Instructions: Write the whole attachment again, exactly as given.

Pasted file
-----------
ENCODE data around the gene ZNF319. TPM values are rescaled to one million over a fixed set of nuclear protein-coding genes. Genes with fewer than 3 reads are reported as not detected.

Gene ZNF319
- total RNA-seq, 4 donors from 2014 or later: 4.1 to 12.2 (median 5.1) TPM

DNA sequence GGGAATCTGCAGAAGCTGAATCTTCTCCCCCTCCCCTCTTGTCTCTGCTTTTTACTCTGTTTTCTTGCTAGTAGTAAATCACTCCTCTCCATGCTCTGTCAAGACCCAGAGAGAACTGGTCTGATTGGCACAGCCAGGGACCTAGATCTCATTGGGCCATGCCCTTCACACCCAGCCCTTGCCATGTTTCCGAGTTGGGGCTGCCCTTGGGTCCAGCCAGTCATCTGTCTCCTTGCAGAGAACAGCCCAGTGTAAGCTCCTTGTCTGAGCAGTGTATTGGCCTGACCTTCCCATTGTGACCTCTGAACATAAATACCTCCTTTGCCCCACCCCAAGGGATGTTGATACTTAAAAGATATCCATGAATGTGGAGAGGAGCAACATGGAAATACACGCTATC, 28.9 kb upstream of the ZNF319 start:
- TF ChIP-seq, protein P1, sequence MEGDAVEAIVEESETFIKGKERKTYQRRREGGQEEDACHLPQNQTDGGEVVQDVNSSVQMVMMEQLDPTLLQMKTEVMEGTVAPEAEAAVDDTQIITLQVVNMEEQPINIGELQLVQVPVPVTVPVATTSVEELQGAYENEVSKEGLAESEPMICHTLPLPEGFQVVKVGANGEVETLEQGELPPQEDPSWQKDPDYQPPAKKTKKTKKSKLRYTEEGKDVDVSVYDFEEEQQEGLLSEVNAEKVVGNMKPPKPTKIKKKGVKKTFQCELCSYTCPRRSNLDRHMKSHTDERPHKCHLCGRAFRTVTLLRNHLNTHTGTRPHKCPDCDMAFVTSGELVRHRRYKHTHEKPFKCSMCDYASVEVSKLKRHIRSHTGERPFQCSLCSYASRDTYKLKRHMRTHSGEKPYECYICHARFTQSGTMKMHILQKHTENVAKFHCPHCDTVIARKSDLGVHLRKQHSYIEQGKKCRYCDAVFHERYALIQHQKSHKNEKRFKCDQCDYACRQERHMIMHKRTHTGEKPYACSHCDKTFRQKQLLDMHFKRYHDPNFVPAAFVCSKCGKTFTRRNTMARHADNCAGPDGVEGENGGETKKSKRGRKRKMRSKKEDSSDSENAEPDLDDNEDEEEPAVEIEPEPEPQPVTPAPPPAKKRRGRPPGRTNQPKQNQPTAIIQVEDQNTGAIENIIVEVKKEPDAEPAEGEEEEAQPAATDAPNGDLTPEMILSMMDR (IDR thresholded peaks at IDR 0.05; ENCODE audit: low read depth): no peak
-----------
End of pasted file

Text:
ENCODE data around the gene ZNF319. TPM values are rescaled to one million over a fixed set of nuclear protein-coding genes. Genes with fewer than 3 reads are reported as not detected.

Gene ZNF319
- total RNA-seq, 4 donors from 2014 or later: 4.1 to 12.2 (median 5.1) TPM

DNA sequence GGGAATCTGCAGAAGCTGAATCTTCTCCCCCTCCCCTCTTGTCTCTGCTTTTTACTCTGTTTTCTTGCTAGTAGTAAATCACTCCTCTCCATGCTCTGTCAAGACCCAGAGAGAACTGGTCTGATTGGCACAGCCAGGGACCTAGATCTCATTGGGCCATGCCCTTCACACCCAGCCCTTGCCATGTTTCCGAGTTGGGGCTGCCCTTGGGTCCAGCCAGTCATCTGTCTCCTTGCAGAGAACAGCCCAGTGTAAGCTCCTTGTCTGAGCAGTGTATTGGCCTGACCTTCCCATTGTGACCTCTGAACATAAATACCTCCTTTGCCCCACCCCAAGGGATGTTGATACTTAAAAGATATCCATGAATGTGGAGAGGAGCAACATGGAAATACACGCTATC, 28.9 kb upstream of the ZNF319 start:
- TF ChIP-seq, protein P1, sequence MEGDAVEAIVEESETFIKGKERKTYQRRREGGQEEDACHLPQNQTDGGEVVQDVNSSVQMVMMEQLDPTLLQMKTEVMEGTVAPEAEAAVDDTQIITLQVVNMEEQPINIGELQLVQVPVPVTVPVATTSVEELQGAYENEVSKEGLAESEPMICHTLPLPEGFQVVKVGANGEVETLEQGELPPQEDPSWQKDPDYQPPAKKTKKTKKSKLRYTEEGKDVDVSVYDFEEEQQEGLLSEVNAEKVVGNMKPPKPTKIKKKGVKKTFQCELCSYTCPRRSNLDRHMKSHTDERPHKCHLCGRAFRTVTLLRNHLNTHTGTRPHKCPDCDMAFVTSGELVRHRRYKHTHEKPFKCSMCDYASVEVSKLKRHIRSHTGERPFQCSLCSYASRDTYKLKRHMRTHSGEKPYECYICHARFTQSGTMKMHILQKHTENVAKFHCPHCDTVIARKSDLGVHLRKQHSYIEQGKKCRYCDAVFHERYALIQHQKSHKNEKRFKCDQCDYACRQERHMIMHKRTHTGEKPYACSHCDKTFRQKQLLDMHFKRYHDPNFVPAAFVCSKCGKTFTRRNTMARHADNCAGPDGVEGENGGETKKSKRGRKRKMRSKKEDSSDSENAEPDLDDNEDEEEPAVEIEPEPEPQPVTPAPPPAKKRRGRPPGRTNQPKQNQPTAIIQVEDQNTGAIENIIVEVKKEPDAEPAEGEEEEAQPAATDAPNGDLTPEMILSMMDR (IDR thresholded peaks at IDR 0.05; ENCODE audit: low read depth): no peak